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Tuesday, March 13, 2007
Love That Welcomes Images of God’s steadfast love and forgiveness emerge in the accounts of a father running out to welcome home a wayward son, and of a people feasting in their homeland after years of wandering. These stories prompt us to shout for joy, celebrating God’s bountiful mercy and committing ourselves to our own ministries of reconciliation. Luke 15:1–3, 11b–32 Chapter 15 of Luke reports Jesus’ response to Pharisees and scribes who grumble, “This fellow welcomes sinners and eats with them” (verse 2). These critics were concerned that such breaking of bread implied Jesus’ full acceptance of these individuals. Jesus responds by telling three parables: the shepherd and the lost sheep (verses 4–7), the woman and the lost coin (verses 8–10), and the father who welcomes a son “who was lost and has been found” (verse 32). The third parable is often called The Prodigal Son. As the actual meaning of prodigal is “excessively extravagant” or “lavish,” perhaps a better title would be The Prodigal Father. A child who rejects family and wastes the family fortune is not news. Neither is a child who harbours resentment that a parent might forgive such a sibling. However, a parent who is willing to risk prestige and wealth to let a child leave the family and then extend forgiveness when life apart from family sours – this is news. It’s good news when we consider how this is a story about God’s nature. According to Jewish customs of the time, the younger of two sons would receive one-third of the estate at the time of the father’s death. In handing over the younger son’s portion of the inheritance, the father allows himself to be killed metaphorically. The younger son takes the fortune and lives as if his father were dead. Perhaps the most striking element of this story for Jesus’ original hearers would have been the image of a father running to meet his son. Men of wealth and position never ran in public and certainly never ran to someone who held a less honourable position. Also, the fatted calf ki1led at the son’s return would only have been prepared for a visiting dignitary or for the wedding of one’s child, both opportunities to demonstrate prestige in the community. The father discounts such honour in welcoming home the “lost” son. This father had powerful love for both the younger and the elder sons. Jesus speaks through this parable of God’s love for all, both the “sinners” and the Pharisees. Another joyous feast of reconciliation is described in Joshua 5:9–12. After forty years wandering in the wilderness, the people of Israel cross the Jordan and enter the land promised to them. God rolls away their “disgrace” as they join in the Passover meal. Their entry into the land is marked by the end of one kind of provision by God, manna, and the beginning of another, the produce of Canaan. We are not told what their relationship is to the Canaanites already in the land. Psalm 32 describes God in ways similar to the image of the prodigal father in the story from Luke. The psalmist writes of the joy of being reconciled with God and being wrapped in God’s steadfast, forgiving, embracing love. Paul calls us to regard others as God regards us: with love and forgiveness. In 2 Corinthians 5:16–21 we hear the call to take up the ministry of reconciliation, offering to others the reconciliation that God has extended to us and all creation. Nothing in God’s creation is ever so lost that it is beyond God’s finding. God seeks reconciliation with all, extending forgiveness and welcoming us to a place at the joyous feast. In what ways might our communities and the world be changed through our own ministries of reconciliation in Christ’s name?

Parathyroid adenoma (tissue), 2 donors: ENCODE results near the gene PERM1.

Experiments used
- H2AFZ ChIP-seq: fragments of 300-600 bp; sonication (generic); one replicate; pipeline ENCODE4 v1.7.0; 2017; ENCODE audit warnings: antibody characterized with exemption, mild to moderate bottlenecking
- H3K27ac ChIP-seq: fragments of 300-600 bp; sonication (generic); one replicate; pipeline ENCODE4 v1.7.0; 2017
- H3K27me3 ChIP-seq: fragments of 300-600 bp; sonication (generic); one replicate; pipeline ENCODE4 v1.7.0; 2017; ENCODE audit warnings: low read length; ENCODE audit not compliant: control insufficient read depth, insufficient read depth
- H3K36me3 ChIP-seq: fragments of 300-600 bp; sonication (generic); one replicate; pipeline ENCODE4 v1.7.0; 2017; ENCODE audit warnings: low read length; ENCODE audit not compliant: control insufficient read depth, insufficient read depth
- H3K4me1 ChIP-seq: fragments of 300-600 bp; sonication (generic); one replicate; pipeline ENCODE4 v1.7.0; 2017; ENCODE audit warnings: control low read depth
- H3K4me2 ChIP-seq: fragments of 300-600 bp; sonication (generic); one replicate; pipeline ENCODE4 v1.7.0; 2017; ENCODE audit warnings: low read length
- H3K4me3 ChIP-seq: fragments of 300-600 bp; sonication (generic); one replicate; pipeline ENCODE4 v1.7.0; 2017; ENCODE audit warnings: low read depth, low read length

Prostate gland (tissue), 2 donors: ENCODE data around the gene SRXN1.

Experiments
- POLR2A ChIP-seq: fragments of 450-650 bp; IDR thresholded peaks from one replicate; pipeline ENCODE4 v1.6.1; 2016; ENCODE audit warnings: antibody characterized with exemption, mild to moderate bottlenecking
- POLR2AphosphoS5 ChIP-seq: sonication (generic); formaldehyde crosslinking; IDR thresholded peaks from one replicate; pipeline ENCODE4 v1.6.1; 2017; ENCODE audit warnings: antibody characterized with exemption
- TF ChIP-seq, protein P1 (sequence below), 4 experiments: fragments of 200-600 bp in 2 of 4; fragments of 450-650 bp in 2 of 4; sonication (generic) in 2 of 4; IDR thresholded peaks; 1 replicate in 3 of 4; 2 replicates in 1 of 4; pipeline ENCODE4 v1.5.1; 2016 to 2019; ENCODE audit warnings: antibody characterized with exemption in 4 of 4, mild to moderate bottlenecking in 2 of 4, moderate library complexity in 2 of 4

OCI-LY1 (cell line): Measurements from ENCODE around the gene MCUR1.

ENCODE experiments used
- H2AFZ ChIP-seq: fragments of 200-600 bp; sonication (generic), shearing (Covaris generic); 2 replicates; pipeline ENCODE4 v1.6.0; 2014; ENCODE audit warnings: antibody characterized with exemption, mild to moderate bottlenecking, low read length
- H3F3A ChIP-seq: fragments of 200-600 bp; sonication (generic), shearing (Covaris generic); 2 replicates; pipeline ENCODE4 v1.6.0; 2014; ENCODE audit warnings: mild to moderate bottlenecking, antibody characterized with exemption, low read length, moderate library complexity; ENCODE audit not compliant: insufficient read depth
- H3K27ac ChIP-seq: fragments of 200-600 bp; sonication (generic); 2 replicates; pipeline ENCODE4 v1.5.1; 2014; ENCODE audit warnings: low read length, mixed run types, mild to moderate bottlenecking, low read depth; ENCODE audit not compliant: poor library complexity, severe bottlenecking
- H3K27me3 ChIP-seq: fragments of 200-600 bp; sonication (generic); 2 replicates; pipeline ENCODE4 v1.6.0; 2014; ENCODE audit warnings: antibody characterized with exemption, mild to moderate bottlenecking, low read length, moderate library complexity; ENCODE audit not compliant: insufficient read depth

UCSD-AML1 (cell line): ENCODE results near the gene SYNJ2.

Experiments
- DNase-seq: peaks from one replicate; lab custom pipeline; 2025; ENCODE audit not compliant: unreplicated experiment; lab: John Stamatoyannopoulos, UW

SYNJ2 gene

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Kairos-Milwaukie UCC Blog

Reflections on the Revised Common Lectionary by Rev. Rick Skidmore and Rev. Jim Ogden.

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